Summer Learning Loss

Self-education is, I firmly believe, the only kind of education there is.”  – Isaac Asimov.

Every year millions of students all over the world eagerly look forward to the long summer holidays.  In the tropics they are more likely to be called the long holidays.  When I was a boy, at the start of these holidays we would sing variants of the song: ” No more Latin, no more French, No more sitting on the hard school bench,” as we anticipated a couple of months of freedom to go to the beach, play all sorts of games, and have all kinds of fun.  It was one of our favourite times of the year.  However, both then and now, it is not a good idea to spend the entire summer vacation just having fun and watching television every day.

Empirical evidence shows that many students forget substantial portions of what they learned during the school year, over the summer holidays, if they are not involved in summer learning activities.  They definitely lose some of their reading and mathematical skills.  Various studies also indicate that this summer learning loss is worse among students from low socioeconomic backgrounds.  Probably because there is less intellectual stimulation and fewer learning resources in their homes.

Students need to maintain a viable level of academic engagement over the long summer holidays.  This prepares them for the higher demands of the following school year.  This helps them to keep pace with new curriculum requirements instead of falling behind at the start of the new school year.  Various studies suggest that students lose two to three months worth of learning during the summer if there is no academic stimulation.  The greatest learning loss occurs in mathematics.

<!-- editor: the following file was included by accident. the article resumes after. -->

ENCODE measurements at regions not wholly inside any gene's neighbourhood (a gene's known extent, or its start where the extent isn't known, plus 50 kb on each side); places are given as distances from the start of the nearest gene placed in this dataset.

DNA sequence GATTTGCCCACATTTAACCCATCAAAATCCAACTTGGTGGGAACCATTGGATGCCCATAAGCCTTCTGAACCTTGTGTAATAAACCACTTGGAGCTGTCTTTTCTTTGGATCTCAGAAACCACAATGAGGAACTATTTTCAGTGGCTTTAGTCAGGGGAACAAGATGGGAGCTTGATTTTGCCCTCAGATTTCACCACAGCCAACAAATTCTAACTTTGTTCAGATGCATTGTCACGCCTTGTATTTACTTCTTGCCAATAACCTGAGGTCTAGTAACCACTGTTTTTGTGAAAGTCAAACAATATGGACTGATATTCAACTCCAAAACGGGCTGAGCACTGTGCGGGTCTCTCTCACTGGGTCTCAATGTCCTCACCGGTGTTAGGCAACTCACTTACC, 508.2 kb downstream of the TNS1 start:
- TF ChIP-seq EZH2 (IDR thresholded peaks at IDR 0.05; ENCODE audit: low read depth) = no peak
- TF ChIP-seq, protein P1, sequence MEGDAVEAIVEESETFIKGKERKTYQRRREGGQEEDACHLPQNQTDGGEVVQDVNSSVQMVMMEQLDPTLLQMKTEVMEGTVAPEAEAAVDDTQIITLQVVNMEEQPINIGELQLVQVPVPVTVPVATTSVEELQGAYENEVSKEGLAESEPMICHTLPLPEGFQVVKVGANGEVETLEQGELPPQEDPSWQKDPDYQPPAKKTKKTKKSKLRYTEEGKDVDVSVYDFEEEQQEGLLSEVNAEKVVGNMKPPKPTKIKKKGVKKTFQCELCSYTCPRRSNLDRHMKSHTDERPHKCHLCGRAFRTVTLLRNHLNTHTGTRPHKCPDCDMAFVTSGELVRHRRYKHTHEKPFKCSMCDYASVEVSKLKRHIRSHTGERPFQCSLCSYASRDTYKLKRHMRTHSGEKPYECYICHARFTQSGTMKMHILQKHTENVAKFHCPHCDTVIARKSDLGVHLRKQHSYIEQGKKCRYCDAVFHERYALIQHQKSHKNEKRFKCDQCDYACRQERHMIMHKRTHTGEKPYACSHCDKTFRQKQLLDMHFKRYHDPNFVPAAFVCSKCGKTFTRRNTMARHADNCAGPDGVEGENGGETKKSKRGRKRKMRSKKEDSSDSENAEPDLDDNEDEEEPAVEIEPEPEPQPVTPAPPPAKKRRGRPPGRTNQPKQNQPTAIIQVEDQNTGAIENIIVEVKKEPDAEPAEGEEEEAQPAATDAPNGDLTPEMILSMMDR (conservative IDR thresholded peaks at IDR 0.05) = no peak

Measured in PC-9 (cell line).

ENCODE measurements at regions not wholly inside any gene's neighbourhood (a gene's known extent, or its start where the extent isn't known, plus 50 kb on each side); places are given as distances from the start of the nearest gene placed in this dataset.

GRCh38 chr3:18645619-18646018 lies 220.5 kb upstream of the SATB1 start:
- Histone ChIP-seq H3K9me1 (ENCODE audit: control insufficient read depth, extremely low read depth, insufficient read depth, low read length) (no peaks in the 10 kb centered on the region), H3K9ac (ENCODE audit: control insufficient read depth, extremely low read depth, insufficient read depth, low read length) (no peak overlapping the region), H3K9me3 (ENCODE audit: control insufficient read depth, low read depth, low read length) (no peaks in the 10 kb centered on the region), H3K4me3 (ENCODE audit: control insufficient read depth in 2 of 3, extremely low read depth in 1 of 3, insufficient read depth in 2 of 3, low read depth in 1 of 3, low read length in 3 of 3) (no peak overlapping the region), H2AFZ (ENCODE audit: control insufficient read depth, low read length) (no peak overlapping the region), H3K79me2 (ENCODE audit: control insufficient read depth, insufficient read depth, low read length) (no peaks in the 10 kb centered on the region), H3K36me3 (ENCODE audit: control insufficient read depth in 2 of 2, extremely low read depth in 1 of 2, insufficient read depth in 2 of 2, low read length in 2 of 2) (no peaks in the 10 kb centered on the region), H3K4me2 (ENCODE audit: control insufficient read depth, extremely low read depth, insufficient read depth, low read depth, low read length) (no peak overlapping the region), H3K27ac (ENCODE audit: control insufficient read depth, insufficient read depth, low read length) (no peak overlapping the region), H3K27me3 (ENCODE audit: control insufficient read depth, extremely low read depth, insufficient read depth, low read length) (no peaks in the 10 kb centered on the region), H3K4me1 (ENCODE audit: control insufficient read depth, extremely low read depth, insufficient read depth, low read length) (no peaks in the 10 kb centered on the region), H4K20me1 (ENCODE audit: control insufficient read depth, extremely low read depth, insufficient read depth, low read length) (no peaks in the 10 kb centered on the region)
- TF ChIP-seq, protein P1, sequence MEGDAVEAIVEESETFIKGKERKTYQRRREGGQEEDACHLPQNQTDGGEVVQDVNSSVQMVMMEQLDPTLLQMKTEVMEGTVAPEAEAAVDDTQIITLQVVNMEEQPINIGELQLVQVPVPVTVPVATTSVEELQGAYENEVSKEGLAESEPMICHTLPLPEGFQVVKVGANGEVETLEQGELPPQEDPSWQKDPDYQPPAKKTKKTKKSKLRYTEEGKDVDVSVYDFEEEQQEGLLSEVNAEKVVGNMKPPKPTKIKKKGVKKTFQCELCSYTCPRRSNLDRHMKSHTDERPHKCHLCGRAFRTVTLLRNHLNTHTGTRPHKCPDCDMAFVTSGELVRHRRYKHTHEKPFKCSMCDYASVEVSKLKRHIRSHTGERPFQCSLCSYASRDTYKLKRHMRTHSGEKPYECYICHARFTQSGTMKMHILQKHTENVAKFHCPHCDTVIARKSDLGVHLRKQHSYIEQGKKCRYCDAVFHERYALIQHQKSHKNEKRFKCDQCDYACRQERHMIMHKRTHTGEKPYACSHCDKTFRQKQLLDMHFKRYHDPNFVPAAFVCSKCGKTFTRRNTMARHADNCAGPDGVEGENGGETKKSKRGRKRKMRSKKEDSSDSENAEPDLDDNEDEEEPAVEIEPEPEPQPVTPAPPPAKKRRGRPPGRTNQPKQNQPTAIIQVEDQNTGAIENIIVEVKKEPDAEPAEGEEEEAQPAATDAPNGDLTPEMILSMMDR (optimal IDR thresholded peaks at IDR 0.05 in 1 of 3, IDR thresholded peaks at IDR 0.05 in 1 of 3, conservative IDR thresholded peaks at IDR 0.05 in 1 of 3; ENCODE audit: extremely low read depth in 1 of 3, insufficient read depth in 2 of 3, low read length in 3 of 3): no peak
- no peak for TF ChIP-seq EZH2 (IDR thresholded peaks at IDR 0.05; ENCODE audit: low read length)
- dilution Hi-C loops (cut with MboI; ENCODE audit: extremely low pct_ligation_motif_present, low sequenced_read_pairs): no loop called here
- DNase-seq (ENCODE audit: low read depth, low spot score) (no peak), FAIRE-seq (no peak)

To prevent or minimize summer learning loss, experts say that students must practice reading, solve a few mathematical problems and participate in enrichment activities for a short time every day during the summer holidays.  They recommend about thirty minutes of reading and a few (less than five) mathematical problems per day.  They also recommend regular visits to the library and museums.  Academic summer camps or programmes and educational tours can be very helpful.  Of course, parents and guardians must monitor or supervise these activities to ensure that students are really engaged.  In some cases a tutor may be useful.

Students can be allowed to choose some of the reading material.  Parents can question them about what they are reading.  Let them write short essays or stories from time to time.  For the mathematics parents can buy workbooks at the appropriate grade or form level.  Let the students work with the books which will be used during the next school year as soon as they become available.  There are many free online lessons and programmes in various subject areas and online educational games.  Students should be encouraged to spend a short time, on a regular basis, reviewing previous notes and corrected work.  They should focus on improving their weak areas.

The practices mentioned above are recommended by many educators and will keep students’ scholastic skills sharp over the long holidays and reduce or eliminate summer learning loss.  They will also help students to take responsibility for their own learning.  Fortunately, they will still have a lot of time left every day to have fun.